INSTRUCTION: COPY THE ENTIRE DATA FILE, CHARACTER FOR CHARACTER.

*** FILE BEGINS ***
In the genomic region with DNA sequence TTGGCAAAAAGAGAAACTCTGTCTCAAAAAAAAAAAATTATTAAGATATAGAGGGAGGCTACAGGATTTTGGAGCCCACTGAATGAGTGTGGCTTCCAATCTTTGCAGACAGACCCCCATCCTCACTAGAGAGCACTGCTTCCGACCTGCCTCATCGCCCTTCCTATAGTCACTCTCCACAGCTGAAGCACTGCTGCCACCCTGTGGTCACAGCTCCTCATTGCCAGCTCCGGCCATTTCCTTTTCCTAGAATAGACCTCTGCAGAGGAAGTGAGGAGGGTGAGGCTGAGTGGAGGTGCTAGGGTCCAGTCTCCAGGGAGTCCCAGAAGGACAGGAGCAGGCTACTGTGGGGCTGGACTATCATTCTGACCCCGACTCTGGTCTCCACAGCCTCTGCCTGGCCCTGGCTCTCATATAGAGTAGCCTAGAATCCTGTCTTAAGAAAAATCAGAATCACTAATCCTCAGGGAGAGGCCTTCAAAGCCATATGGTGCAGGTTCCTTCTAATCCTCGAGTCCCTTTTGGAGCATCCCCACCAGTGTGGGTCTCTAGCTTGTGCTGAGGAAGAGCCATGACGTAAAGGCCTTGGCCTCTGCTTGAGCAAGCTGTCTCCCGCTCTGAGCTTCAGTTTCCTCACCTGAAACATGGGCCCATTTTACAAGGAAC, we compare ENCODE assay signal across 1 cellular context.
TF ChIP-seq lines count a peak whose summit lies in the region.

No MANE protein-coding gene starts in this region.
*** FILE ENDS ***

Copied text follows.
In the genomic region with DNA sequence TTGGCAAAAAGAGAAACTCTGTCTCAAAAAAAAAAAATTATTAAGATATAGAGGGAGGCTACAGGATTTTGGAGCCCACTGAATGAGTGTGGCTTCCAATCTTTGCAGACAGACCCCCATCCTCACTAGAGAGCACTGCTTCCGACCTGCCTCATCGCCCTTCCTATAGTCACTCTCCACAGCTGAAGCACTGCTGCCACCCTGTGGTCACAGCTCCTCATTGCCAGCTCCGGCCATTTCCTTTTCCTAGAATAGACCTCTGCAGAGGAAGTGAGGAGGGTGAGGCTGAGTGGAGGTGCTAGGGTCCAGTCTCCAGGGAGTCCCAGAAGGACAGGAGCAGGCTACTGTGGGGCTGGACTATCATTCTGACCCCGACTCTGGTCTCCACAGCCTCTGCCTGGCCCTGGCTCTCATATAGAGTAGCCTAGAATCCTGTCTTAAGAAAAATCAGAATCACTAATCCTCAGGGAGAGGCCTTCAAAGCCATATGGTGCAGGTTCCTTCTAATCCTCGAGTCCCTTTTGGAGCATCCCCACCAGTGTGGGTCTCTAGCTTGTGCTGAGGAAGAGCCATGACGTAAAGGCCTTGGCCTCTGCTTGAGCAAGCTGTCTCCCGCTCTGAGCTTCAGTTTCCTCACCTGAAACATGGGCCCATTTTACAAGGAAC, we compare ENCODE assay signal across 1 cellular context.
TF ChIP-seq lines count a peak whose summit lies in the region.

No MANE protein-coding gene starts in this region.